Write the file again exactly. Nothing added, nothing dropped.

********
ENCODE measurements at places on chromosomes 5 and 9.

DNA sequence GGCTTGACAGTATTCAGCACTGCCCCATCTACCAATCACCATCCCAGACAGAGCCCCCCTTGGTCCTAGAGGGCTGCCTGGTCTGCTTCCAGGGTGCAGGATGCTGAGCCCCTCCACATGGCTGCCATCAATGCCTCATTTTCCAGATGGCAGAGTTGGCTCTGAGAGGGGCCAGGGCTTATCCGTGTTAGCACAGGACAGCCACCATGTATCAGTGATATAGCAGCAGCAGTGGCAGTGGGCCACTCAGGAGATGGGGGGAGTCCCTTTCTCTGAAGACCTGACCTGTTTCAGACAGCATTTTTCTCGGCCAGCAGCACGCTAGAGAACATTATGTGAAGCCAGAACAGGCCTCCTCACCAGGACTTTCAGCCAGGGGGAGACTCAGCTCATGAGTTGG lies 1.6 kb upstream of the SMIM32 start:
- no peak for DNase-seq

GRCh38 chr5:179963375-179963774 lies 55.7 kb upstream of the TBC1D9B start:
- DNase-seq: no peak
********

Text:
ENCODE measurements at places on chromosomes 5 and 9.

DNA sequence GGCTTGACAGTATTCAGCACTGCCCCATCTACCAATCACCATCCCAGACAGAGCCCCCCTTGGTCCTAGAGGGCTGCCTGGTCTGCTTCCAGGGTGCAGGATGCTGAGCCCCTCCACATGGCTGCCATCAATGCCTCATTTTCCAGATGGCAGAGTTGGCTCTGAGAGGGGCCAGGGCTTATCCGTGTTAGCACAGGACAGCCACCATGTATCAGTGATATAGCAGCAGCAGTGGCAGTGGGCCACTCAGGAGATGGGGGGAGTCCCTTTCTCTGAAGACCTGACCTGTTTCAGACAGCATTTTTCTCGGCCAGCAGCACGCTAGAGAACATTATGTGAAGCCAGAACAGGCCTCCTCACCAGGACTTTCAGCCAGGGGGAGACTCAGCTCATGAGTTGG lies 1.6 kb upstream of the SMIM32 start:
- no peak for DNase-seq

GRCh38 chr5:179963375-179963774 lies 55.7 kb upstream of the TBC1D9B start:
- DNase-seq: no peak